I’ve noticed a troubling trend lately. It seems over the past decade that more and more parents have begun to step away from caring for their children. Has that been your experience? I’ve seen evidence in the many families I speak each month. Generally, they are single parents — fathers and mothers alike — who are raising their children alone. I know that isn’t easy.
I also see it in the number of grandparents who are giving up retirement out of necessity; choosing instead to take responsibility for the care of their grandchildren. According to the 2000 U.S. Census, there were 2.4 million grandparents raising grandchildren in the U.S. Ten years later, I suspect that figure has climbed substantially.
And I see it reflected in the growing number of teenagers who are trying to find their way in life, attached (if they’re lucky enough) to aunties or friends of the family because their parents have moved on, checked out. Years ago, parents placed unwanted children in homes for adoption. Now, they simply walk away.
I find this trend both troubling and perplexing. What does it say about us as a society if parents can shirk one of the most important tasks we assume as adults? Has accountability become an old-fashioned notion? Children don’t ask to be born into this world. Does we have the right to slip off the yoke of parenthood when we begin to realize this wasn’t what we signed on for, in hopes someone else will assume our duties?
Why are parents leaving it up to grandparents, schoolteachers, coaches, or friends to help their children learn the life lessons they need to make good choices? That was once the parent’s domain. But more and more, that seems to be up for grabs.
I find this perplexing because now, more than ever, couples have an abundance of contraceptive choices. As women, we can choose whether or not we want to become pregnant. We can even choose not to become a parent at all, or to wait on that life-altering decision indefinitely. Isn’t that a better choice than having a child you eventually opt out of raising? Yes, I know. Life isn’t that cut and dried. Situations change, relationships fail. But children must weather our decisions. I think parents often overlook the fallout.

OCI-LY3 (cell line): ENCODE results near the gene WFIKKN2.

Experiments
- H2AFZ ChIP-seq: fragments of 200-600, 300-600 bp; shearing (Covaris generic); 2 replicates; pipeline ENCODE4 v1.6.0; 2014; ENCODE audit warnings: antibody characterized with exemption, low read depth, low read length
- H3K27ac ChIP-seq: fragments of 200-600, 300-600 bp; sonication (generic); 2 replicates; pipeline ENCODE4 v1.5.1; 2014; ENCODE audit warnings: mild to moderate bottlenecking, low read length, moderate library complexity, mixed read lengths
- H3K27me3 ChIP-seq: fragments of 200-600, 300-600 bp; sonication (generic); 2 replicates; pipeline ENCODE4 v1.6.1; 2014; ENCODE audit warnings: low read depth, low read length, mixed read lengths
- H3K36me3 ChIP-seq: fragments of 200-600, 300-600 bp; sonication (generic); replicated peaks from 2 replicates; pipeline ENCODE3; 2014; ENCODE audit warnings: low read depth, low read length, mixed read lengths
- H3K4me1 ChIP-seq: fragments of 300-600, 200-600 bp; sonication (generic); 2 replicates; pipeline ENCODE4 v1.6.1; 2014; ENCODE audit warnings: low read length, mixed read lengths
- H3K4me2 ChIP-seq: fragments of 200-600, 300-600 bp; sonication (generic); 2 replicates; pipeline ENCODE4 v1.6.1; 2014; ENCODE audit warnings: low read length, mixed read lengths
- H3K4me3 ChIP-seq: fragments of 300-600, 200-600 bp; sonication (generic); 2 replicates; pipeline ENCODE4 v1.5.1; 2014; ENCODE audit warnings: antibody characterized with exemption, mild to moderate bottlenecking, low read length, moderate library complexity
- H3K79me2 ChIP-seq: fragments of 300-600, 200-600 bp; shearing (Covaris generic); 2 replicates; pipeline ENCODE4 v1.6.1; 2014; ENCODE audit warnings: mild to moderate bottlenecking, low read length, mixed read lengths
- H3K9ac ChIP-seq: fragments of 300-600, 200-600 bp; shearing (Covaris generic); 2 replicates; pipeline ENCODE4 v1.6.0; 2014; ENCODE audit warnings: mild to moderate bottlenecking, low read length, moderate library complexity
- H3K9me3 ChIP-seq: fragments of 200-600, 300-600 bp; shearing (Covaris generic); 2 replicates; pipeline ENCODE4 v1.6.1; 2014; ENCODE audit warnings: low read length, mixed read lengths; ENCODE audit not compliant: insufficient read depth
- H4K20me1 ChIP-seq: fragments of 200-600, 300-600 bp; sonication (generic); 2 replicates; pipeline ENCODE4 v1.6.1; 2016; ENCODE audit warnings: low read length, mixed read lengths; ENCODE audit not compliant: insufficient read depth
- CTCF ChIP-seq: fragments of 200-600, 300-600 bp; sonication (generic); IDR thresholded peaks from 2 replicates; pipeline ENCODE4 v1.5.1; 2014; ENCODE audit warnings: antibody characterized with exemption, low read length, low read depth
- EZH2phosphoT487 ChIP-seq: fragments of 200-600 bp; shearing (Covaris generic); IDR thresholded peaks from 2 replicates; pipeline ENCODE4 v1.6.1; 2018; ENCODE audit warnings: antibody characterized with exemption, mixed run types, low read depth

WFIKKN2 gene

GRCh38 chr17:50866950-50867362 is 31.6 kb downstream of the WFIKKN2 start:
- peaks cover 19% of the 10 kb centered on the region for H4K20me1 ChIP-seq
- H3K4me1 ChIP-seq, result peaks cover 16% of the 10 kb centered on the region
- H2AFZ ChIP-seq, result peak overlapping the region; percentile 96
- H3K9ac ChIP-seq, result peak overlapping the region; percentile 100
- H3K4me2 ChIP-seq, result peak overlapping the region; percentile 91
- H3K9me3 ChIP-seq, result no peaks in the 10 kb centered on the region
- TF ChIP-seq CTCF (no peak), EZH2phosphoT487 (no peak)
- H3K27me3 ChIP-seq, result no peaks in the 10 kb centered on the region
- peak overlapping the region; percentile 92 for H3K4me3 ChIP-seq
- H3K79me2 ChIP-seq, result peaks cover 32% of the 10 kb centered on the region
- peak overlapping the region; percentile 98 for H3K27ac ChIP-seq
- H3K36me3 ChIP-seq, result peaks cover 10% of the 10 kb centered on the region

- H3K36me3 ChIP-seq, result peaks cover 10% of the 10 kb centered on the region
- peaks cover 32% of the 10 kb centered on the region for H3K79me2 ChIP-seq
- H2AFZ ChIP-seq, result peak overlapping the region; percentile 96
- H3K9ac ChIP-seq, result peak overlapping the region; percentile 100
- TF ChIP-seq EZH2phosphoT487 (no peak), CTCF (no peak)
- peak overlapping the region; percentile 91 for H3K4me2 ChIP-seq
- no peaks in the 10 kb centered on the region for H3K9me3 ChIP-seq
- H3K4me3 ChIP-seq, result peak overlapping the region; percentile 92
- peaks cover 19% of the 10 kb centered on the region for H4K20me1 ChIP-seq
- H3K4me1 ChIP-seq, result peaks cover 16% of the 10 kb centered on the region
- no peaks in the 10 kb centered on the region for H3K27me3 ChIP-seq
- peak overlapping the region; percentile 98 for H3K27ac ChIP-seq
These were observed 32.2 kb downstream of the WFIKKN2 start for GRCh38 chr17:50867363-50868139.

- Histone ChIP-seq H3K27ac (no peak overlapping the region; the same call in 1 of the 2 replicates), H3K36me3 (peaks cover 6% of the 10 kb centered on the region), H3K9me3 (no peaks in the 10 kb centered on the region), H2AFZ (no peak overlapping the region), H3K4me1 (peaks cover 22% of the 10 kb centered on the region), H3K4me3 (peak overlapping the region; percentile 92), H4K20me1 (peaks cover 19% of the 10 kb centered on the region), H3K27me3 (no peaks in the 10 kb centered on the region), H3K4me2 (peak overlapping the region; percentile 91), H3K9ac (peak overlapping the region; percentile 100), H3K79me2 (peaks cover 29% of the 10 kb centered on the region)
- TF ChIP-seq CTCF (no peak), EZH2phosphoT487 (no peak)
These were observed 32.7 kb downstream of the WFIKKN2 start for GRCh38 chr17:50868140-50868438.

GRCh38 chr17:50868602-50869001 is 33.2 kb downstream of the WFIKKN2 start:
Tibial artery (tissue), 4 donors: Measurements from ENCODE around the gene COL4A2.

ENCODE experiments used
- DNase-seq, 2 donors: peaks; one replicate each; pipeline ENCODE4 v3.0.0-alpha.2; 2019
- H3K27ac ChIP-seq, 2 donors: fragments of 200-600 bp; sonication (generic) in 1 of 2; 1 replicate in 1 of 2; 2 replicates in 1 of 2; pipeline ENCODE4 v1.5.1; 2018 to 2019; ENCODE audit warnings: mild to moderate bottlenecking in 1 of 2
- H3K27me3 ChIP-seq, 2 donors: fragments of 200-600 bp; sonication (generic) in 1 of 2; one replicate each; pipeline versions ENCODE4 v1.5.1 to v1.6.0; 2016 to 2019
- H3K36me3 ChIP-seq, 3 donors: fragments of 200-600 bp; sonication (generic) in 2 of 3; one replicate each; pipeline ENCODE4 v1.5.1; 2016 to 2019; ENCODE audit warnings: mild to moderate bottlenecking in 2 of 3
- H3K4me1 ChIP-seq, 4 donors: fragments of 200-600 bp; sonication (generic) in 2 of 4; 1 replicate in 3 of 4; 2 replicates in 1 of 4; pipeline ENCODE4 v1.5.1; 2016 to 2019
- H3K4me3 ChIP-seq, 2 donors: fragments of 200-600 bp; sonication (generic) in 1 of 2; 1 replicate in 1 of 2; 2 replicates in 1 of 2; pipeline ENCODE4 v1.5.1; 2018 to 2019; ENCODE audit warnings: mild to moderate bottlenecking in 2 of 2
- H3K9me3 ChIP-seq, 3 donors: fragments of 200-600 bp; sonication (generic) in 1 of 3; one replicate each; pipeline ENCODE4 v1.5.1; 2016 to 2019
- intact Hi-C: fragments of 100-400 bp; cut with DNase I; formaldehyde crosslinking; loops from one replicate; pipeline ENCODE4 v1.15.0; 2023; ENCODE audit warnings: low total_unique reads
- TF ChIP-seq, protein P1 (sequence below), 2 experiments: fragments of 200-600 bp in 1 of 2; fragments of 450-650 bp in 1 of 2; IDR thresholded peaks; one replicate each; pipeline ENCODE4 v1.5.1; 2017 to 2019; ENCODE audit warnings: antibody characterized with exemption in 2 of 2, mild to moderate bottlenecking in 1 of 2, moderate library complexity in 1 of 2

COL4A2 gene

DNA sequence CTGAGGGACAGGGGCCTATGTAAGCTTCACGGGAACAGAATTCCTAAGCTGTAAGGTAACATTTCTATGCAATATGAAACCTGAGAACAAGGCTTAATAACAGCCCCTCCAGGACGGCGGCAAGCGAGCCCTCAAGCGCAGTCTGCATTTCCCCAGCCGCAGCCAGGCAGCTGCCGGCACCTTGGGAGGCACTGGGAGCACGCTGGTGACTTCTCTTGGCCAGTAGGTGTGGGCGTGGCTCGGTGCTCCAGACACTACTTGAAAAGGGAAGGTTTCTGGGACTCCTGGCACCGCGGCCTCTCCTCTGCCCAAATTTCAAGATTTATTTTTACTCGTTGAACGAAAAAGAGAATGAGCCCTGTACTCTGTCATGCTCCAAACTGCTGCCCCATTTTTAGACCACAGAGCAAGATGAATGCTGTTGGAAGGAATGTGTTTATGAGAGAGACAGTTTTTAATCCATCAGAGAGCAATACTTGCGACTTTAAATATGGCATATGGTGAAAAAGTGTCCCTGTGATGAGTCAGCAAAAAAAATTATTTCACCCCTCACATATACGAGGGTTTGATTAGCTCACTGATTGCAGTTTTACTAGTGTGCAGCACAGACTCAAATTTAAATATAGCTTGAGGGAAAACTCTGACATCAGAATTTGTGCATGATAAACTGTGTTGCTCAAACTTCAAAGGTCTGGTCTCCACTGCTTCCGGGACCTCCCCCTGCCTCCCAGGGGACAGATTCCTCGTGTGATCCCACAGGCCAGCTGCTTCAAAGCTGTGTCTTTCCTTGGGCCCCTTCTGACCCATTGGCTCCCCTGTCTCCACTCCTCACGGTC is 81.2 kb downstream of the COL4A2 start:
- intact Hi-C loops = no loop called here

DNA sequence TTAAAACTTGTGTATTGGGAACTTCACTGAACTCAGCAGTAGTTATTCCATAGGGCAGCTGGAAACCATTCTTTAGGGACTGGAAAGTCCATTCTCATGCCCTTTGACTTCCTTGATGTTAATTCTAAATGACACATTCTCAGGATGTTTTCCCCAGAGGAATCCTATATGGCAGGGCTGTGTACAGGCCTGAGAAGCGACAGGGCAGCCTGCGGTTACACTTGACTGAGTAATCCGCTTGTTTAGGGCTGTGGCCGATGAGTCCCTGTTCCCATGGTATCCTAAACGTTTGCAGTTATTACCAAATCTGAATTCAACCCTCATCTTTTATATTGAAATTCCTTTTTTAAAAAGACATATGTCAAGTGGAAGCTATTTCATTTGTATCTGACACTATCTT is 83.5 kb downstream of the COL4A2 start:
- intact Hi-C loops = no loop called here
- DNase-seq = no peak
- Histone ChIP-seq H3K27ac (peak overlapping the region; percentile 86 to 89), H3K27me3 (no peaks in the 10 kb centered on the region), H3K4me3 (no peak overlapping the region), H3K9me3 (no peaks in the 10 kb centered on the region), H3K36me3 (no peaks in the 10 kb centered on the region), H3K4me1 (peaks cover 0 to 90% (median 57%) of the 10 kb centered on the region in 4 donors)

Perhaps the key is education. Parenting education that starts when a couple becomes pregnant. People need a wake-up call that clearly states raising a child is a life-long commitment, not a part-time, do-it-when-you-feel-like proposition. What we know about parenting is often limited by what we’ve grown up around; it’s limited by what our parents did or — failed to do — to correct and encourage our moral values.
So parents need a guiding hand to help them learn what makes children tick. After all, we want to raise a child so that he or she can grow up to become a strong, capable adult.
That’s why I applaud programs like the Regional Intervention Program. In our story this month, writer Kelley Barnett reports on how this counseling service functions, helping parents cope by teaching them how to better manage their young children. In creating an early intervention system, the likelihood is good that participants in this program can nip in the bud behaviors that might cause further problems down the road. It’s not all about correcting bad children. It’s about understanding family dynamics, improving communication skills, and zeroing in on what each child needs from us to succeed.
We all know that raising children can be tough, exhausting work. While there’s plenty of pride and joy, each phase of childhood also presents new challenges. We quickly discover how each child is different. That’s why programs like RIP are so vital. As parents, it’s imperative we learn new skills that can help us down the road of childhood.
We all make choices. What I think needs to happen is that we must consider what impact those choices have on our children. Once they’re here, it’s up to us to provide the best guidance and care that we can.
Not just today, but always.